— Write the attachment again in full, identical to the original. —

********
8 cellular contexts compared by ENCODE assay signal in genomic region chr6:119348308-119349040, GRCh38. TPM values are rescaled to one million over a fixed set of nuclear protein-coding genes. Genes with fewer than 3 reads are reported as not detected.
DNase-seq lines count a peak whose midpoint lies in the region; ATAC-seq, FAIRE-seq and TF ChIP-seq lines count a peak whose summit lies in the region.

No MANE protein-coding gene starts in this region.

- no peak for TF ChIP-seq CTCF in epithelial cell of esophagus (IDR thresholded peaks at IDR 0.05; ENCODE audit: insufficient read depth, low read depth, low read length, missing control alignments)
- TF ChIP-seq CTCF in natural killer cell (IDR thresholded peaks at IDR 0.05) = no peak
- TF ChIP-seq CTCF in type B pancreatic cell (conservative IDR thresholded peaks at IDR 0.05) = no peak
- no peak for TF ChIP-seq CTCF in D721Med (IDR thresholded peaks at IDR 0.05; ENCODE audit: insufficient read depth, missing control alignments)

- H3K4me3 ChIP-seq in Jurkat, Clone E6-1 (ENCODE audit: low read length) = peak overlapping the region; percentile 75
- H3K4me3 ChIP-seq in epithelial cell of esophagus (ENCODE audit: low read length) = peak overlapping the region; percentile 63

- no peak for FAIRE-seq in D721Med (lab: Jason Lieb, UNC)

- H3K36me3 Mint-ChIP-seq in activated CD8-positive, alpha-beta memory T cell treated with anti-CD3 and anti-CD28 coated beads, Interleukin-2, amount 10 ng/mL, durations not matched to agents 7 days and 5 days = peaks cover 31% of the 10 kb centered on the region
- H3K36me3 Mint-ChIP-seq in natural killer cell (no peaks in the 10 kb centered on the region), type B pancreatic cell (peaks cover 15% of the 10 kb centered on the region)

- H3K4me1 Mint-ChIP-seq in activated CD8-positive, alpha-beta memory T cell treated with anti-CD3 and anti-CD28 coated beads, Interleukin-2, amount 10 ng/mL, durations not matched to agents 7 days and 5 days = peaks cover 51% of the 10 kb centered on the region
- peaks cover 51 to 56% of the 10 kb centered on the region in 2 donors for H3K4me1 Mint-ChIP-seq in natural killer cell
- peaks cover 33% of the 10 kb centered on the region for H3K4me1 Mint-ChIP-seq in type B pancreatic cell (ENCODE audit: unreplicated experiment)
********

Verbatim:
8 cellular contexts compared by ENCODE assay signal in genomic region chr6:119348308-119349040, GRCh38. TPM values are rescaled to one million over a fixed set of nuclear protein-coding genes. Genes with fewer than 3 reads are reported as not detected.
DNase-seq lines count a peak whose midpoint lies in the region; ATAC-seq, FAIRE-seq and TF ChIP-seq lines count a peak whose summit lies in the region.

No MANE protein-coding gene starts in this region.

- no peak for TF ChIP-seq CTCF in epithelial cell of esophagus (IDR thresholded peaks at IDR 0.05; ENCODE audit: insufficient read depth, low read depth, low read length, missing control alignments)
- TF ChIP-seq CTCF in natural killer cell (IDR thresholded peaks at IDR 0.05) = no peak
- TF ChIP-seq CTCF in type B pancreatic cell (conservative IDR thresholded peaks at IDR 0.05) = no peak
- no peak for TF ChIP-seq CTCF in D721Med (IDR thresholded peaks at IDR 0.05; ENCODE audit: insufficient read depth, missing control alignments)

- H3K4me3 ChIP-seq in Jurkat, Clone E6-1 (ENCODE audit: low read length) = peak overlapping the region; percentile 75
- H3K4me3 ChIP-seq in epithelial cell of esophagus (ENCODE audit: low read length) = peak overlapping the region; percentile 63

- no peak for FAIRE-seq in D721Med (lab: Jason Lieb, UNC)

- H3K36me3 Mint-ChIP-seq in activated CD8-positive, alpha-beta memory T cell treated with anti-CD3 and anti-CD28 coated beads, Interleukin-2, amount 10 ng/mL, durations not matched to agents 7 days and 5 days = peaks cover 31% of the 10 kb centered on the region
- H3K36me3 Mint-ChIP-seq in natural killer cell (no peaks in the 10 kb centered on the region), type B pancreatic cell (peaks cover 15% of the 10 kb centered on the region)

- H3K4me1 Mint-ChIP-seq in activated CD8-positive, alpha-beta memory T cell treated with anti-CD3 and anti-CD28 coated beads, Interleukin-2, amount 10 ng/mL, durations not matched to agents 7 days and 5 days = peaks cover 51% of the 10 kb centered on the region
- peaks cover 51 to 56% of the 10 kb centered on the region in 2 donors for H3K4me1 Mint-ChIP-seq in natural killer cell
- peaks cover 33% of the 10 kb centered on the region for H3K4me1 Mint-ChIP-seq in type B pancreatic cell (ENCODE audit: unreplicated experiment)